The products, developed by an Israeli research firm, Antaki, use a number of plants common in Europe but in combinations, or for indications, previously unknown here.
Danish supplement company Sprunk-Jansen, set up recently by Erik Sprunk-Jansen, the former CEO of pharmaceuticals company Lundbeck, has bought the worldwide rights to 25 of the Antaki products and says its marketing approach will give the novel supplements a strong introduction to Nordic consumers.
Biochemist Dr Stephen Fulder, a leading herbal medicine expert working as consultant to the companies, told NutraIngredients.com: "European herbal medicine was originally derived from Arabic medicine but there are hundreds of herbs that are not well known in Europe. We wanted to use this intact tradition to create more effective products than many of those on the European market."
He explained: "European products today are often not very effective because they are not developed from a tradition but rather out of opportunistic thinking. The market is limited by this."
"The [European] market is in need of novel, effective and regulatable products. It has been selling the same things for the last 20 or 30 years but in many cases these are not effective enough," he continued.
"For example, camomile tea, one of the most widely used medicinal plants around the world, is used for just about everything but there is not really much evidence of its efficacy."
The new Arabic products will be marketed for indications including men's infertility, psoriasis, acne and increased cholesterol. The acne product includes saponaria, shown in research at Hebrew University to stop the production of sebum, in combination with two other plants that also work on the root of the problem.
"Saponaria has never really been developed and researched before but we have found proof of the tradition," said Fulder.
Other plants used in the new range include olive leaf for cholesterol-lowering and chicory, used in Arabic medicine in a similar way to dandelion root, for body cleansing and immune boosting. Many of the plants exist in Europe but have been overlooked, noted Fulder.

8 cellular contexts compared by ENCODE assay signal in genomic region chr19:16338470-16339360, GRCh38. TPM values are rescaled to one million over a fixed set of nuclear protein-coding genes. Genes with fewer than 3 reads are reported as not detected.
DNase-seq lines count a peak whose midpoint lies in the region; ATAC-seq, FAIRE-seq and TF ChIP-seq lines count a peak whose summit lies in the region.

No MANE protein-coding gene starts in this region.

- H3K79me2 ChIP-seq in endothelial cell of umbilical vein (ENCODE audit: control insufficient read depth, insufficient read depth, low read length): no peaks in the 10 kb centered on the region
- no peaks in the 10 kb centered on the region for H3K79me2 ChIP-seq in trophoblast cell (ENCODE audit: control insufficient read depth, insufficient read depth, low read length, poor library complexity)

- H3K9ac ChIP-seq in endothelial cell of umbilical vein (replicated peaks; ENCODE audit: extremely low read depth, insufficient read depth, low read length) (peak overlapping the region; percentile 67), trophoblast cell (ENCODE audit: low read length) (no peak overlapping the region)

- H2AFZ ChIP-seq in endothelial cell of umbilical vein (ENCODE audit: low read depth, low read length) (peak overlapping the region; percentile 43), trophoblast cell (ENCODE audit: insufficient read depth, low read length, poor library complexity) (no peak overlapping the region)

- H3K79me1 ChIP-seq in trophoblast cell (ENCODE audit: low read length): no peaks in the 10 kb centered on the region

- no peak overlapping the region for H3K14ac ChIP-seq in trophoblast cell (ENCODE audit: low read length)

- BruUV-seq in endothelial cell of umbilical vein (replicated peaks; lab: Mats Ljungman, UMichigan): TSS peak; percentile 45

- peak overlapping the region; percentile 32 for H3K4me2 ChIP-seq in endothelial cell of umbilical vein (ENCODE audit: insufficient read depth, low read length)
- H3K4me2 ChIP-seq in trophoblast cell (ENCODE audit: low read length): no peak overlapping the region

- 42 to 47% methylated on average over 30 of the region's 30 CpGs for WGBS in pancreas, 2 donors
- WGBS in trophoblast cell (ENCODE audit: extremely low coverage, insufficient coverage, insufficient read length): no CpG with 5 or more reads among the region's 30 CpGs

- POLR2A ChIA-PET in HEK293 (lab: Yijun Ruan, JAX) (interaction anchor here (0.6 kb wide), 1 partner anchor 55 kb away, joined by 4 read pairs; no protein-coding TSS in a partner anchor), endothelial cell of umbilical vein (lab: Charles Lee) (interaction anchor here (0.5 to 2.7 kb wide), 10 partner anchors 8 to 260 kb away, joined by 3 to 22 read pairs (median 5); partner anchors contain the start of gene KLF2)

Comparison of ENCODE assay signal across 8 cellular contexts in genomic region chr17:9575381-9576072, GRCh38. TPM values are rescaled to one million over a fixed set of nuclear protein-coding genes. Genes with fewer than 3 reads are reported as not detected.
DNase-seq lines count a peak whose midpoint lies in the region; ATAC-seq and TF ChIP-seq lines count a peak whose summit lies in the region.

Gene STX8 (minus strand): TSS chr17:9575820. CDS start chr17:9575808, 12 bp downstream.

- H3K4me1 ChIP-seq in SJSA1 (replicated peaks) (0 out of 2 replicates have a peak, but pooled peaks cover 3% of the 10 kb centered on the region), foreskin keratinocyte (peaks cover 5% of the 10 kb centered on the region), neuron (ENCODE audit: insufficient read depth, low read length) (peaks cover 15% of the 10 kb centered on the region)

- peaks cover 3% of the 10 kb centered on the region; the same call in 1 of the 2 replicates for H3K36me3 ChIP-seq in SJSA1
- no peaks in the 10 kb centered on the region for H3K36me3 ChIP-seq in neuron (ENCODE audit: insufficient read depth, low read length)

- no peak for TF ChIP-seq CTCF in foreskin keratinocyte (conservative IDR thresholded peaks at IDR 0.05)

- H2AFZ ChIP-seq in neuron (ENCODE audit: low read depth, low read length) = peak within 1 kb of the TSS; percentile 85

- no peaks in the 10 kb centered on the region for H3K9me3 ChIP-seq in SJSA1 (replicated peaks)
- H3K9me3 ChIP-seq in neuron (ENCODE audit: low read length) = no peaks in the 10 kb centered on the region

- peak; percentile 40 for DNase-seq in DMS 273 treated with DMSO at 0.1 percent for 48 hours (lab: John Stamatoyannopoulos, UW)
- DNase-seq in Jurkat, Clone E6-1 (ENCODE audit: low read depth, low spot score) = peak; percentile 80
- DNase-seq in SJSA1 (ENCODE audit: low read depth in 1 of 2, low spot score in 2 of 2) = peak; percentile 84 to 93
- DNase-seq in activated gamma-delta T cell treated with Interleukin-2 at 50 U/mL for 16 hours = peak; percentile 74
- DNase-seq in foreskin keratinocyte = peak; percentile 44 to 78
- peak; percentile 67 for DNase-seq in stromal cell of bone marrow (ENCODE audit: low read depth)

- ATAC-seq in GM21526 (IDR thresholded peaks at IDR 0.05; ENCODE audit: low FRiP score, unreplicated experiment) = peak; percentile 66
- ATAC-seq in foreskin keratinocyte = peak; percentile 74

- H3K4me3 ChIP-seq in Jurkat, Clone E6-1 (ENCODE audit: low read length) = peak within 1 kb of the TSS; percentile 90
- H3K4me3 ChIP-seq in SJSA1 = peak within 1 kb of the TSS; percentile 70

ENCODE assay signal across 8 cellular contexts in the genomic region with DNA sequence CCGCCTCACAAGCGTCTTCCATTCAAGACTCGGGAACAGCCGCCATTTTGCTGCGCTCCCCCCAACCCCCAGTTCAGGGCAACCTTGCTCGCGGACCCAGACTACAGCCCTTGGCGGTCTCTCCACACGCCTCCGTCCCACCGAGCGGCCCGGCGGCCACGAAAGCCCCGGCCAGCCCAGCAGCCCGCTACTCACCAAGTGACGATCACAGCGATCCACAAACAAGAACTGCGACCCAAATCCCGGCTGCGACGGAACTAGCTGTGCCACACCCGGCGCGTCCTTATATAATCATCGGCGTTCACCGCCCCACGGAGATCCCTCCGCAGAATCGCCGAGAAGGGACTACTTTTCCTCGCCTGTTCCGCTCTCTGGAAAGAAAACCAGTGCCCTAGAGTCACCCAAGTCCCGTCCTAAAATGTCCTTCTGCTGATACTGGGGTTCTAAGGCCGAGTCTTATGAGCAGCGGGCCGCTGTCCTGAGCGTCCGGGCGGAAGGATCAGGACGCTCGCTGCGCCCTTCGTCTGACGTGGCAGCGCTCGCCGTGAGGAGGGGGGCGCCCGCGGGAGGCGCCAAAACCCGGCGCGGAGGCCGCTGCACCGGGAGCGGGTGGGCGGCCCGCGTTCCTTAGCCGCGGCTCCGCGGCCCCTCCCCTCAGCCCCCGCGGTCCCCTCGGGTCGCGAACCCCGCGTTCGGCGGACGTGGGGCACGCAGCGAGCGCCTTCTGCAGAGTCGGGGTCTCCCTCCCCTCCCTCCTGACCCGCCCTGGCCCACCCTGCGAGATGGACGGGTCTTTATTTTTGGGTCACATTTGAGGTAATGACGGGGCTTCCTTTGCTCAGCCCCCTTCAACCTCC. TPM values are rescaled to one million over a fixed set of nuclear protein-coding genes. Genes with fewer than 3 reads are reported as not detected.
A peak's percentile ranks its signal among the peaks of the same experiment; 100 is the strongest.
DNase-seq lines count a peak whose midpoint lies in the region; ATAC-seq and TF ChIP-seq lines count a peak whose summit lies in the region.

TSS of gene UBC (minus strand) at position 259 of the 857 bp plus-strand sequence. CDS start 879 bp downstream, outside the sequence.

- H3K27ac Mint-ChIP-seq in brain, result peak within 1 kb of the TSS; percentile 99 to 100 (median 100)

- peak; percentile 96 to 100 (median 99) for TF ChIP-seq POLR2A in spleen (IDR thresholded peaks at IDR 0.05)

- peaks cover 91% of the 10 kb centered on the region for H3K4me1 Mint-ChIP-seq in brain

Antaki was founded around 10 years ago by a group of Palestinian researchers wishing to revive the Arabic medicine tradition and using the research capabilities in Israel to develop a scientific basis. It has carried out "a considerable amount of biochemical research" at prestigious Israeli universities to find proof of the tradition.
Some of the products could be registered under the forthcoming European directive for traditional medicinal herbal products, depending on their prior use in Europe.
Antaki is currently selling the extracts locally in Israel. Under the agreement with Sprunk-Jansen it will supply bulk extracts, produced under GMP conditions, to be encapsulated and packaged in Europe.
Sprunk-Jansen will initially be marketing the food supplements on the Danish market by the end of the year, and the Baltic countries in early 2005. Poland and the other Nordic countries will follow, and licensing agreements will be sought in markets such as the US, Russia and Asia.
Chairman Erik Sprunk-Jansen told us: "There is an opening for the combination of good products and branding we will do. We are looking after the marketing in a way that I have not seen done before in the herbal supplements industry."
The Danish firm is carrying out an online survey of Danish consumer opinion on food supplements and herbal medicine and has also involved GPs in surveys. It claims that all products will provide the user with an undisputed effect and detailed information and has involved an international branding agency in its campaign.
Sprunk-Jansen says he is aiming for sales of around $3-4 million in the first year on its home market, which makes about $100 million from supplements annually.